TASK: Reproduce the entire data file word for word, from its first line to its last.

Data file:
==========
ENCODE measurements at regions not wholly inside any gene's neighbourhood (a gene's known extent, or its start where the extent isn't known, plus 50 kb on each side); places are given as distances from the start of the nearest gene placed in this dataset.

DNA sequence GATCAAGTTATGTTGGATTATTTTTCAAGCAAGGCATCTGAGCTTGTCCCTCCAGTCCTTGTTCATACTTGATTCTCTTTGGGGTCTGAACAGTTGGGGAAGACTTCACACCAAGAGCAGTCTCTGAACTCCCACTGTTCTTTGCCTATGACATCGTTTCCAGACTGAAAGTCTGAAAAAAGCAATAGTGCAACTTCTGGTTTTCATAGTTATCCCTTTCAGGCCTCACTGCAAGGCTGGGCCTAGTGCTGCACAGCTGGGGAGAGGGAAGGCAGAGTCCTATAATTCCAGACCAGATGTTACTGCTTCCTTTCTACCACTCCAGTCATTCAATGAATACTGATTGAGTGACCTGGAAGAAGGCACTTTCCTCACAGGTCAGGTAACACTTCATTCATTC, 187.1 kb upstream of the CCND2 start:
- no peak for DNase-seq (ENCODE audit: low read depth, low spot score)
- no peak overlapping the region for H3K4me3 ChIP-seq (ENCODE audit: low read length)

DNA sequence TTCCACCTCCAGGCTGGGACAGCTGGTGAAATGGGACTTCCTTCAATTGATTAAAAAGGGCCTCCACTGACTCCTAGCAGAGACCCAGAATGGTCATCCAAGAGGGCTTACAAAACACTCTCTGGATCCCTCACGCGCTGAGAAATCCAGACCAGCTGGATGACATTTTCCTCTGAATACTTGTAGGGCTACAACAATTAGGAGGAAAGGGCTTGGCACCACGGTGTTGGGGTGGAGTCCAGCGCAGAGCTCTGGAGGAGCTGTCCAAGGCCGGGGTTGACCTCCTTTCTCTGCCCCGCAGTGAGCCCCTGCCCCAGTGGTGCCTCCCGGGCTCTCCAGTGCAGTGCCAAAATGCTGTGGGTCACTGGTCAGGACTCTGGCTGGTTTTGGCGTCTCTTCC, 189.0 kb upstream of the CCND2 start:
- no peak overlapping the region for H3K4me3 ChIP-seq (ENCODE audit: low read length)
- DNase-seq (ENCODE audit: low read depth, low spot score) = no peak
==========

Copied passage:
ENCODE measurements at regions not wholly inside any gene's neighbourhood (a gene's known extent, or its start where the extent isn't known, plus 50 kb on each side); places are given as distances from the start of the nearest gene placed in this dataset.

DNA sequence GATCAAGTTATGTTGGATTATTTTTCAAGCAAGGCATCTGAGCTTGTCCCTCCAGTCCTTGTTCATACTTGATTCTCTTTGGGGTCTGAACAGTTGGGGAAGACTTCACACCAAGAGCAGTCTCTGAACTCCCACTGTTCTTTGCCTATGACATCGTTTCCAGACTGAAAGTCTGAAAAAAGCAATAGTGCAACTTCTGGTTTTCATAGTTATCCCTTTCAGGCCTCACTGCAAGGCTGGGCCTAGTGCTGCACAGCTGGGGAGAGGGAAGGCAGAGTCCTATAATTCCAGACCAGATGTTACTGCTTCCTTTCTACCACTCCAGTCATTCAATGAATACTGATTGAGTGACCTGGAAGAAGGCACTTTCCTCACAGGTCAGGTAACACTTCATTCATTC, 187.1 kb upstream of the CCND2 start:
- no peak for DNase-seq (ENCODE audit: low read depth, low spot score)
- no peak overlapping the region for H3K4me3 ChIP-seq (ENCODE audit: low read length)

DNA sequence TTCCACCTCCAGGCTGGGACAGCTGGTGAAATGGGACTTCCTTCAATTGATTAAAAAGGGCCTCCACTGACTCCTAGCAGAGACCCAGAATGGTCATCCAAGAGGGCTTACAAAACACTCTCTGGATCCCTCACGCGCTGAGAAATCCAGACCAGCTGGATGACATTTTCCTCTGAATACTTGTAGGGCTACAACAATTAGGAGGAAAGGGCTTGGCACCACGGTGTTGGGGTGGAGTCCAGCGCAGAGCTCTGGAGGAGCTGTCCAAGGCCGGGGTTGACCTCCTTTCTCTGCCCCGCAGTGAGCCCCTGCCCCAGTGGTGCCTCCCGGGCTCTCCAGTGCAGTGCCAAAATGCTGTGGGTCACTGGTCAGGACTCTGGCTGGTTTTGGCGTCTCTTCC, 189.0 kb upstream of the CCND2 start:
- no peak overlapping the region for H3K4me3 ChIP-seq (ENCODE audit: low read length)
- DNase-seq (ENCODE audit: low read depth, low spot score) = no peak